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 Post subject: End of an Era: Last of Drews Variety Stores Set to Close
PostPosted: Wed Oct 31, 2007 3:54 pm 
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The last remaining Drews Variety Store is shuttering its doors in Wauwatosa. See Link: http://www.onmilwaukee.com/market/articles/drews.html

I have fond memories of the Drews in downtown Greendale (in the space now occupied by the Library). I remember buying model kits and other goodies there as a kid.

What are your favorite memories of Drews?


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 Post subject: Re: End of an Era: Last of Drews Variety Stores Set to Close
PostPosted: Wed Oct 31, 2007 6:20 pm 
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William Attewell wrote:
What are your favorite memories of Drews?

The squeaky wood floors, and I think the area back by the models and toys had a slight ramp. Gave the place character.
Joe


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PostPosted: Thu Nov 01, 2007 10:44 am 
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As a kid, nothing was better than Drews. If we brought home a good report card we could walk to Drews and pick out a reward. We loved that! That store was such a jumble of cool stuff. My mom would often shop there for her crochet & needlepoint supplies. I always went with her, even if I wasn't allowed to buy anything. It was just fun to wander around and check out all the merchandise.

I loved growing up in the Village. We liked Viele's candy selection - it wasn't the usual stuff found everywhere else. We'd also beg to be able to go to the Cone Shop after dinner. It was always hard to decide between getting a slushie or one of the cones dipped in that warm chocolate that would harden on top of the custard. Decisons, decisions...being a kid wasn't easy!!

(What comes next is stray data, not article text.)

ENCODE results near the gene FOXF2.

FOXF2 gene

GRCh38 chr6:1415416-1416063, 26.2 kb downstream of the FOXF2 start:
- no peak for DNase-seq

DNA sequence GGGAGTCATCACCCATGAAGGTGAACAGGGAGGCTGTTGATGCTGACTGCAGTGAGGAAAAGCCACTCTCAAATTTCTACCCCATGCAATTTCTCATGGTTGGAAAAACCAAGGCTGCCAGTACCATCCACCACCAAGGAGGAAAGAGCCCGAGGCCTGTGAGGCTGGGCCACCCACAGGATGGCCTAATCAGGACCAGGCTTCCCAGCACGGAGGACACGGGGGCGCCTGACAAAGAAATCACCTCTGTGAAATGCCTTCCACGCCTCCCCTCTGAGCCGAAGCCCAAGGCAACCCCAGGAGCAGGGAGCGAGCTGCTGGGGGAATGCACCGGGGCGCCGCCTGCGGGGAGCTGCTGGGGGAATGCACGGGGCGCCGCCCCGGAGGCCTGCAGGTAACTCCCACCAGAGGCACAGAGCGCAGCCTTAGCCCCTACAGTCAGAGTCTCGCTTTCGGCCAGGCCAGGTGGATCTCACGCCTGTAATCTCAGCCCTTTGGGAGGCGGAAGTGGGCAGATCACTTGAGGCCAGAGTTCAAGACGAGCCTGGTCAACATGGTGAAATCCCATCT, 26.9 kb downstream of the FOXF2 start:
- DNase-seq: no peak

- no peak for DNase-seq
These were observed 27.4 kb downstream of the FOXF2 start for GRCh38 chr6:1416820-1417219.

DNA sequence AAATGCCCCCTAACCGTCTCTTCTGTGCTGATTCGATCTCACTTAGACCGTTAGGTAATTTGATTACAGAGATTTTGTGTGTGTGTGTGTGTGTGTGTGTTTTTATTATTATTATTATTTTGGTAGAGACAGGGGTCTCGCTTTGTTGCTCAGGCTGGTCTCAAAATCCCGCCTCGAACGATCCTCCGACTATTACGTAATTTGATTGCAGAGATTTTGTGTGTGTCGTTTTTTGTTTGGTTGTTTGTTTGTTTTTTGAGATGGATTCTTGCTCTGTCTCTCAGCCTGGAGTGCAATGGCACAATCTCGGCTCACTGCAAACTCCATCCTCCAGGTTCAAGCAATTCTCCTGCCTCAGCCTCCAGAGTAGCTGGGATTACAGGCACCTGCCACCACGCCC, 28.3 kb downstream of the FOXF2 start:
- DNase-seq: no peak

Even the tiny library was great. It felt so cozy. When Sentry moved & the Village slowly became a Ghost Town it was so depressing. I was so happy the day I found out that Roy R. was on a mission to bring the Village back to life. Now my kids enjoy when we go down there to browse. Gosh, I'm old!!


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PostPosted: Tue Nov 06, 2007 5:13 pm 
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 Post subject: 'fessin' up
PostPosted: Sun Nov 25, 2007 10:13 pm 
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Drew's Variety Store--sigh
Some pleasant memories and a painful one. The building was smaller then, as additions have since been built on and the Associated Bank building was not there at all. The original building can be traced by looking at the differences in the brick.

And then again Drew's was only one of three stores in that smaller building, with Trimborn's Grocery on the south end, Drew's in the middle and Des Jardin's Drug Store (and soda fountain) on the north end. How small those stores must have been by today's standards.

One fine summer day (but then, weren't they all?) I was on the side of our house digging a small hole to hide something. What the thing was, I do not rememeber, but my all-seeing mother saw me and asked what I was doing. Well, I stammered and hemmed and hawed, but she eventually drug out of me that I had something I had taken from Drew's without paying for it. (A woman ahead of her time who should be down at Gitmo where she wouldn't need no stinkin' waterboarding to get at the truth.) She promptly latched on to my ear and marched me back over to Drew's, where I was insructed to lay my ill-gotten gains on the counter and explain to the clerk what I had done and apologize for my actions. Once I had complied, my ear was finally released from the iron grip. (Something about growing up on a northern Wisconsin farm before milking machines were invented gave a mother fingers of iron and a vise-like ear grip.) It was then explained to the lady behind the counter that I was no longer allqwed in the store, as if the embarrassment alone would not have kept me away.
Thus, so simply and quickly, was a life of crime nipped in the bud.

Does anyone remember Tom's Hobby Shop, which I believe was about where the coffee shop is now?


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 Post subject: Re: 'fessin' up
PostPosted: Mon Nov 26, 2007 9:00 pm 
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Spud- a common tater wrote:
Does anyone remember Tom's Hobby Shop, which I believe was about where the coffee shop is now?

I always thought it was where the bay is at Great Harvest. Anyway, that was before my time, but I have a bit of family history from there as well. One year my mom and her mom couldn't figure out what to get my dad for his birthday. They saw an HO scale Mantua General locomotive (i.e. the Great Locomotive chase), and bought it for him. It sat, unused, until I was about three years old when my dad thought model railroading might be a good father/son hobby. I doubt mom and grandma could have envisioned then what one simple purchase started. :D

Yes, I still have the locomotive and it still runs.
Joe


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 Post subject: Re: End of an Era: Last of Drews Variety Stores Set to Close
PostPosted: Mon Mar 15, 2010 11:04 pm